Don’t get me wrong. I absolutely think that Japan should return these objects – especially the older ones, the rarer ones, the more historically significant or culturally precious ones – as a gesture of goodwill. But I think they should do so because it’s a good idea, because of what it might help lead to for the future, and not because they should feel morally obligated as if keeping these objects were a crime.
I visited the Bishop Museum here in Honolulu yesterday. The Museum is the chief museum of Hawaiian culture and history, and possesses the largest collection of Polynesian artifacts in the world. This summer, they have on display the only three wooden statues of the Hawaiian god Kū remaining in the world (most were destroyed when the Kingdom of Hawaii converted to Christianity and decided to burn all the idols of the old religion). One is owned by the Bishop Museum, and the other two are on loan from the Peabody-Essex Museum in Salem, Massachusetts, and from the British Museum in London. Both of these two museums have extensive collections of Polynesian artifacts, and I think it quite safe to assume that most of these artifacts were obtained within the context of colonialist, imperialist exploration and conquest and such. I recall seeing once at the British Museum a Tuamotu canoe which is said to have been among the first objects brought back to Britain by Captain Cook and his men. Yet, notice that while the Hawaiian people can be quite up in arms about sovereignty and such in many cases, when it comes to relations with these museums, the Bishop actually has quite friendly relationships with the PEM and the BM. No one is angrily demanding that objects be given back, and no one on the other side has reason to fear that Hawaii is going to refuse to return objects they borrow. These Kū statues were rescued from destruction at the hands of Hawaiian Christians, and serving an important purpose of educating and inspiring people elsewhere in the world to know more about Hawaii, and to be interested in it. They were loaned to the Bishop Museum and will be sent back, and I am sure that over the years, plenty of other Polynesian artifacts have been, and will be, loaned, and returned, with amicable relations, no shaken fists, no demands for apologies… Maybe some other peoples around the world could learn something from this…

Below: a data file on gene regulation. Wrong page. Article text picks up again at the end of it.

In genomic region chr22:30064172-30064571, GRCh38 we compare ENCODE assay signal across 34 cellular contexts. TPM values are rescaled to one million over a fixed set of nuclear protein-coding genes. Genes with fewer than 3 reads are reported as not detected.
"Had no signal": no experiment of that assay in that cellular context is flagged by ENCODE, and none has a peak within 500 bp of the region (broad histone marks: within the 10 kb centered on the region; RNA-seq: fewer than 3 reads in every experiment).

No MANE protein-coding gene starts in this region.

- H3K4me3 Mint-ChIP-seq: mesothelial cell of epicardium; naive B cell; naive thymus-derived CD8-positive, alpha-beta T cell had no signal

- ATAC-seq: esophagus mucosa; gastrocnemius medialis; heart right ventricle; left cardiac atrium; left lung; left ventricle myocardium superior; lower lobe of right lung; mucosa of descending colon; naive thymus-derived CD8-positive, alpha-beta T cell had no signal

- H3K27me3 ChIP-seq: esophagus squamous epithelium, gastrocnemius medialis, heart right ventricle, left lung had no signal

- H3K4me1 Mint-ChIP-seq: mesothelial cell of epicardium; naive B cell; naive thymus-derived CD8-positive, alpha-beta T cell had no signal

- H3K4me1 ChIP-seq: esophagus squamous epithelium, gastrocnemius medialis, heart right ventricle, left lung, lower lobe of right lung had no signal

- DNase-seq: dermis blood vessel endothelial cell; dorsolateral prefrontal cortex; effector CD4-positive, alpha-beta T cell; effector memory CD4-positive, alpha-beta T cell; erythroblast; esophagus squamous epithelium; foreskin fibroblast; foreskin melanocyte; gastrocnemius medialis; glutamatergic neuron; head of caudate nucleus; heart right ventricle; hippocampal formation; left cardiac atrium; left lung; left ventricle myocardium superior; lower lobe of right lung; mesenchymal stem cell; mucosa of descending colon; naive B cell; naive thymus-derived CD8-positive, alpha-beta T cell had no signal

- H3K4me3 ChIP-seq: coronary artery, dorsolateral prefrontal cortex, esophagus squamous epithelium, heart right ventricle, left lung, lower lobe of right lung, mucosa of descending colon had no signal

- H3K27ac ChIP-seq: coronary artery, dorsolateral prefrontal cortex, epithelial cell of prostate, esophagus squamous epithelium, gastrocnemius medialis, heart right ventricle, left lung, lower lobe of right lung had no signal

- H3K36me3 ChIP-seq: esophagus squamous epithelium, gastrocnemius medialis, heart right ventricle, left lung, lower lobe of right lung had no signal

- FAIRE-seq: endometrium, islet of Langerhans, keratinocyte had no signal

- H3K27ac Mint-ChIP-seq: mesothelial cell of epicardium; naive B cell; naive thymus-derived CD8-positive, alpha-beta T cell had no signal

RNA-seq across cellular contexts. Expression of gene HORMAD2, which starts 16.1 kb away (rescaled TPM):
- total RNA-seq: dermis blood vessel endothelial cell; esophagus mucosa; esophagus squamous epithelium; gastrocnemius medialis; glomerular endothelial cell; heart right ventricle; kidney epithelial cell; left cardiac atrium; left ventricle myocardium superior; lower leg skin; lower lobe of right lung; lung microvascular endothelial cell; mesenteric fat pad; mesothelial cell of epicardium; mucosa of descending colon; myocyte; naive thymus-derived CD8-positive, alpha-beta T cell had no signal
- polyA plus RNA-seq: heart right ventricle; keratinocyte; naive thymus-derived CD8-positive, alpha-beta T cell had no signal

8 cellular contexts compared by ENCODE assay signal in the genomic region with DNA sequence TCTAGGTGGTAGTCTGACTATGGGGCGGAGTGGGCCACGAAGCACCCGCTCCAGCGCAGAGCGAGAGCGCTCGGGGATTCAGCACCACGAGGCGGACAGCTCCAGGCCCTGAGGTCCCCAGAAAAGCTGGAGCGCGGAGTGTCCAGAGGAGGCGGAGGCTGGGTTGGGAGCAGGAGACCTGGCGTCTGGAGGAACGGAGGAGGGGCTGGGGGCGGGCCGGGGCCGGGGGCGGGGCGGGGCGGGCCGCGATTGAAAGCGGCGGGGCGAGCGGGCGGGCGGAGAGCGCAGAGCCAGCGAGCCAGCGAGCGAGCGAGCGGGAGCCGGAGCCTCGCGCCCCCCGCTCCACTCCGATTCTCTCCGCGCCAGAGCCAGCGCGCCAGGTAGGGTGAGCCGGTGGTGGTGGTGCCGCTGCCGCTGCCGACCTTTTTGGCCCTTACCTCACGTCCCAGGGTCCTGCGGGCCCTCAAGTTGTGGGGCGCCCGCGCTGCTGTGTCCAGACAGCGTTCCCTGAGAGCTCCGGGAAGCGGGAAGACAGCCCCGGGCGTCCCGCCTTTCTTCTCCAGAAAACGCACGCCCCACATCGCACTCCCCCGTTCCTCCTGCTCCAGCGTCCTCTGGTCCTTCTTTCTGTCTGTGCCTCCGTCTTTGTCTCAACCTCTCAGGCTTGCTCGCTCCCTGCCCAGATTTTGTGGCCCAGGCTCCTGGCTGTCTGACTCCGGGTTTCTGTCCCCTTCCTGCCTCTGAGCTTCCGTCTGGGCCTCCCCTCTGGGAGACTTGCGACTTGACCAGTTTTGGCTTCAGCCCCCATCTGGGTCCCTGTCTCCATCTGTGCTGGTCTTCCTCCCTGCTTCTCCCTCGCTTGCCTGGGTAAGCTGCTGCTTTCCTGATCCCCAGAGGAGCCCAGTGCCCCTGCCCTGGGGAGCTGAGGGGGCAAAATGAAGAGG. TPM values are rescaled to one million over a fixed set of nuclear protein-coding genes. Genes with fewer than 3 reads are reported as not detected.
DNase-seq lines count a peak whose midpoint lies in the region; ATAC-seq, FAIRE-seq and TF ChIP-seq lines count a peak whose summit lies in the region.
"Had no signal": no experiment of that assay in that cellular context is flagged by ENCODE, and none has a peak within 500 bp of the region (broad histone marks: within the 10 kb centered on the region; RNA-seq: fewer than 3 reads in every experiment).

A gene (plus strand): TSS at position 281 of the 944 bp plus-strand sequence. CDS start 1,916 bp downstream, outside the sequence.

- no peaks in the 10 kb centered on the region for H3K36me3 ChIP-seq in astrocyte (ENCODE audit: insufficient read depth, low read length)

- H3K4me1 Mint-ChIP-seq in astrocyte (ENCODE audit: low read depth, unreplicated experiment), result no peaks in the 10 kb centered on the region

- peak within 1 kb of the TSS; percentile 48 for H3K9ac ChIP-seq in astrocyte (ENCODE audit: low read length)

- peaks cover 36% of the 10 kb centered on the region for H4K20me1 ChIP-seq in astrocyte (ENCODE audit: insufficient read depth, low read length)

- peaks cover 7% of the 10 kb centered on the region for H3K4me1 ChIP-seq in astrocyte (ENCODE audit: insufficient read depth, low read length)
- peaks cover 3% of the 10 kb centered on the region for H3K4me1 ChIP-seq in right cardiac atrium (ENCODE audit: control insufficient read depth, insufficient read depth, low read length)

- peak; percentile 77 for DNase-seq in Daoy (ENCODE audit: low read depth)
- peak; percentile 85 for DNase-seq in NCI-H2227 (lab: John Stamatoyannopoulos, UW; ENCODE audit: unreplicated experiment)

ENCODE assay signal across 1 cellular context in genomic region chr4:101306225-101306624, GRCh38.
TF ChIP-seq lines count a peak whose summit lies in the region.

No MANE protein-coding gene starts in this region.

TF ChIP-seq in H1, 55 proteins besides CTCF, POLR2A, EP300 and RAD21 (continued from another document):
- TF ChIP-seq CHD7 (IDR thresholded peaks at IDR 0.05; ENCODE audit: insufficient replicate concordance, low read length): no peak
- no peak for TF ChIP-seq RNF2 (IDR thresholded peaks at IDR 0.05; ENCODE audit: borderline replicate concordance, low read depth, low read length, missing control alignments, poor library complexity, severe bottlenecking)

At least the Koreans are focusing on things taken in 1910-1945, and not shaking their fists about artifacts seized by a completely different Japan from a completely different Korea in the 1590s. That’s a step up from reports or arguments I have heard in the past.
(1) “Artifact transfer may cause friction: Ownership question could keep in Japan some Korean items seized during colonial rule.” Japan Times Online. 16 August 2010.
(2) I employ the word “illegal” here because it is a word very commonly used in this sort of context, and one which I am sure the Korean media (and much Western media) employs in this particular context. However, I include a note here because I believe that, technically, literally, it does not apply. When Korea was a part of the Japanese Empire, it was under Japanese law, and so the only way this could be “illegal” would be if it were in violation of Japanese law. During that time, moving objects from Seoul to Tokyo would have been no more unusual or illegal than moving objects from, say, Nagasaki to Tokyo, or from Arizona to New York.